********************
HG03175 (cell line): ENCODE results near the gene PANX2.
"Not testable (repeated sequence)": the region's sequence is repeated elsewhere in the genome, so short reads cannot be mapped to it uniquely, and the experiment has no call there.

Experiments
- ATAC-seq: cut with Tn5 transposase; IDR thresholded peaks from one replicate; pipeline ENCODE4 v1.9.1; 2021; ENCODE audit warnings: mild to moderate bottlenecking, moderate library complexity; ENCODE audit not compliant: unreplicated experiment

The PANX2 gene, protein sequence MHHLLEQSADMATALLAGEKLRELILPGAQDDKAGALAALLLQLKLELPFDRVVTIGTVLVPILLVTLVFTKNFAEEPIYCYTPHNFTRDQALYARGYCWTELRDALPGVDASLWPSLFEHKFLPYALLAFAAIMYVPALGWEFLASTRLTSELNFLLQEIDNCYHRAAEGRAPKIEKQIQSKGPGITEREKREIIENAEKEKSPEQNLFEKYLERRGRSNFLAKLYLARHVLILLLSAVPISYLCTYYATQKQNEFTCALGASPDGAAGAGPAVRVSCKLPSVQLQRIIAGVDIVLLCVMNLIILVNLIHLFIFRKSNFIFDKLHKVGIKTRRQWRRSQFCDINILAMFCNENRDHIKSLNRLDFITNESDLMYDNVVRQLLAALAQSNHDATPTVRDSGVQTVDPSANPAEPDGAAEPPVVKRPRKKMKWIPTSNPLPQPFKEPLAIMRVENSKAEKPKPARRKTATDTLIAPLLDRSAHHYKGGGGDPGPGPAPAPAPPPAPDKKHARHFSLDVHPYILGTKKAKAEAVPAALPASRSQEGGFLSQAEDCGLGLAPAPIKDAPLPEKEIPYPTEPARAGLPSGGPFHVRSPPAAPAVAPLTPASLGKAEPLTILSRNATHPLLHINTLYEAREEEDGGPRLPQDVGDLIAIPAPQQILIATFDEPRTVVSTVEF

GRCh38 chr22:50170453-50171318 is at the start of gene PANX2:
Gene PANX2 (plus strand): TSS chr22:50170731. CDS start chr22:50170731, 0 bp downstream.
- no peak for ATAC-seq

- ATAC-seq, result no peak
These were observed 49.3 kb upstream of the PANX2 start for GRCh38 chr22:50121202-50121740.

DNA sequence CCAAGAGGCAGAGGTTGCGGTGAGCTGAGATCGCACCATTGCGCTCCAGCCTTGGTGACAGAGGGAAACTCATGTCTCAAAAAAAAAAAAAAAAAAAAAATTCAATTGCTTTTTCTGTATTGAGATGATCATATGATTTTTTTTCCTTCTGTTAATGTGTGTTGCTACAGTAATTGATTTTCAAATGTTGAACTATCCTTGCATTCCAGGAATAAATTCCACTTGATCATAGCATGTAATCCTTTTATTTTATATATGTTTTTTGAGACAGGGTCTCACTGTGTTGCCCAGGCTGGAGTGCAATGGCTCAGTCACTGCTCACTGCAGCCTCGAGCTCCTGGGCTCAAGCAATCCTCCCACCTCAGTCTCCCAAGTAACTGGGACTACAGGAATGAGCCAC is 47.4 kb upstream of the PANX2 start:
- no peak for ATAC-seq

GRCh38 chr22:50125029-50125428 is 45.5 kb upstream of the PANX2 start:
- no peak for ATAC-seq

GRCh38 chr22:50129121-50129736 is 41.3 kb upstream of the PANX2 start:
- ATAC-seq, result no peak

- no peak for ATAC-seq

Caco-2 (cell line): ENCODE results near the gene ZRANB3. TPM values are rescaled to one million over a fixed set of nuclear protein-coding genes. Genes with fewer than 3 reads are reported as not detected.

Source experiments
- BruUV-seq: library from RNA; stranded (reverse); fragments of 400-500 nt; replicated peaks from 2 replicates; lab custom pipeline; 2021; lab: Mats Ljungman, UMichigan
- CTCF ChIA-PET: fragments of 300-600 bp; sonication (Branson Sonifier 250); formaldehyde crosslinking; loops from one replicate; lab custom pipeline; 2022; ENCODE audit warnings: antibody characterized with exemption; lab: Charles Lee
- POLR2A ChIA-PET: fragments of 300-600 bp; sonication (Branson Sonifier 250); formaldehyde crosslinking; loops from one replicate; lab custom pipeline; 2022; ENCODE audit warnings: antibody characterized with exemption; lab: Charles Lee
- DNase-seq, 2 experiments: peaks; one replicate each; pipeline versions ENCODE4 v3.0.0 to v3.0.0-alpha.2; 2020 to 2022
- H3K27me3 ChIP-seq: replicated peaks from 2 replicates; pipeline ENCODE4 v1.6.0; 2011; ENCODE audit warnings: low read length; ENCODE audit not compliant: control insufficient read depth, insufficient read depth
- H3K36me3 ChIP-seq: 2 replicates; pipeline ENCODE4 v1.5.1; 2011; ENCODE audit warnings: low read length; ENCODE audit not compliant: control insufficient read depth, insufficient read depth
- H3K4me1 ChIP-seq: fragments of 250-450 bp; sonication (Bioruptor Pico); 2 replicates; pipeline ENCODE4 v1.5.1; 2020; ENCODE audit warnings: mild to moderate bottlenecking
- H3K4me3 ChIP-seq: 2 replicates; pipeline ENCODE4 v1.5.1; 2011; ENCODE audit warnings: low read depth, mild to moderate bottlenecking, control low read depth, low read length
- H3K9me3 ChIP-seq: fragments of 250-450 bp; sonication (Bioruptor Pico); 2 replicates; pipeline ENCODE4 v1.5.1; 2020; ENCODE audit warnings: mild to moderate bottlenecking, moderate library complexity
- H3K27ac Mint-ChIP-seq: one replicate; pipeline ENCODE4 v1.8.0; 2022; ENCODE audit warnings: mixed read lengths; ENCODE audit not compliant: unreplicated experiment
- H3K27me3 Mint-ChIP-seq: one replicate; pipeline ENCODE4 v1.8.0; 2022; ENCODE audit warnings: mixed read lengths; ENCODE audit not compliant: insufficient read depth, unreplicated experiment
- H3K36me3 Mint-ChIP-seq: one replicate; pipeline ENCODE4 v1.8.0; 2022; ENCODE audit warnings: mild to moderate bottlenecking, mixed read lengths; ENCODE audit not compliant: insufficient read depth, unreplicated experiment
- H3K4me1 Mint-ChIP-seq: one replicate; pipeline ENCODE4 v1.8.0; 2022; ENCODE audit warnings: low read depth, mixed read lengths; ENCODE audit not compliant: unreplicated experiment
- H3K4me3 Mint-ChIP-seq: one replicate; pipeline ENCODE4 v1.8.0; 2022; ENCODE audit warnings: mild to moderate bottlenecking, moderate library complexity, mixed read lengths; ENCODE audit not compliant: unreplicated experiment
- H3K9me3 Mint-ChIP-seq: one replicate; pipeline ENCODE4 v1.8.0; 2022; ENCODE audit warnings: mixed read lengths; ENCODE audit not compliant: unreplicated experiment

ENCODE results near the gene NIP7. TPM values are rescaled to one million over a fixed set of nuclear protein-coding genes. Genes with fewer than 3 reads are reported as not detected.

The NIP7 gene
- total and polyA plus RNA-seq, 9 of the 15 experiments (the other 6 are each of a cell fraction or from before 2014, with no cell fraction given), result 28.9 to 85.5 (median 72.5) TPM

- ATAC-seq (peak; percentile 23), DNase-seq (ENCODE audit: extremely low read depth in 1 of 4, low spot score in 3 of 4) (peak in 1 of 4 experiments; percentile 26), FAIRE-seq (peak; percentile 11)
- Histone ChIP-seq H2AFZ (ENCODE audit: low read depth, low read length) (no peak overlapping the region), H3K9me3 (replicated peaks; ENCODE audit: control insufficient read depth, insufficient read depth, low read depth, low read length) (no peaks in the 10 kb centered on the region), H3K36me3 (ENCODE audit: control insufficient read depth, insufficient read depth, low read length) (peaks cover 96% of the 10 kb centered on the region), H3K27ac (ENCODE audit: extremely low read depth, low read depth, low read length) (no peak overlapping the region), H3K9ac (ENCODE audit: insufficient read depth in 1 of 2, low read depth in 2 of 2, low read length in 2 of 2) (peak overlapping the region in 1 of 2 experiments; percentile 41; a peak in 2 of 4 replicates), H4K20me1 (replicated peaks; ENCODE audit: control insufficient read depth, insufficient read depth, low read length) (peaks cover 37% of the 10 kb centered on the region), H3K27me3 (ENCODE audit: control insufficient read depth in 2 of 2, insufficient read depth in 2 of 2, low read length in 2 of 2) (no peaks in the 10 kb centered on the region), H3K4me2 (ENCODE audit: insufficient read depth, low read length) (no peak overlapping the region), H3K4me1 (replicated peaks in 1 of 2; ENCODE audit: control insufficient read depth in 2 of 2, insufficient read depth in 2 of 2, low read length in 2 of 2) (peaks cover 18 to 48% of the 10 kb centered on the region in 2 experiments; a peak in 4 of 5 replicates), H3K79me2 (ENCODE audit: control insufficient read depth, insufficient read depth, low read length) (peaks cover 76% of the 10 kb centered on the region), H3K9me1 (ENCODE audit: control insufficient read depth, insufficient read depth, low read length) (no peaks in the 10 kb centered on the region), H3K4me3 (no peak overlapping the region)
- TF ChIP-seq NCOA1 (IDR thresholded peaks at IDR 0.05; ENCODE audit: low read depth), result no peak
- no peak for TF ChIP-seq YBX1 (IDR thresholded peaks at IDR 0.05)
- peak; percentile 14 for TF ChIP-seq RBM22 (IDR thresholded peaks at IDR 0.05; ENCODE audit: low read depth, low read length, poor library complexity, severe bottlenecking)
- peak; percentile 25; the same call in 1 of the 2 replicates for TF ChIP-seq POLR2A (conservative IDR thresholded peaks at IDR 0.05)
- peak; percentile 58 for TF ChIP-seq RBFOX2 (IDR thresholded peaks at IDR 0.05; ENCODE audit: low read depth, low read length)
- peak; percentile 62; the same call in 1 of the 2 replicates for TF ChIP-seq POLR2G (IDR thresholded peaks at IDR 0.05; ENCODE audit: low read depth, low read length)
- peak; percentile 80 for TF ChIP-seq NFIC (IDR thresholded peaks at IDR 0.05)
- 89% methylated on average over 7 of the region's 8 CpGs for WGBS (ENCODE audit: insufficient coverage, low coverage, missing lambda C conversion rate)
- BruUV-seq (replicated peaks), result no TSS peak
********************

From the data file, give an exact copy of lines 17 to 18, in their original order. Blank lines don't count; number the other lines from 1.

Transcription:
- no peak for ATAC-seq

Caco-2 (cell line): ENCODE results near the gene ZRANB3. TPM values are rescaled to one million over a fixed set of nuclear protein-coding genes. Genes with fewer than 3 reads are reported as not detected.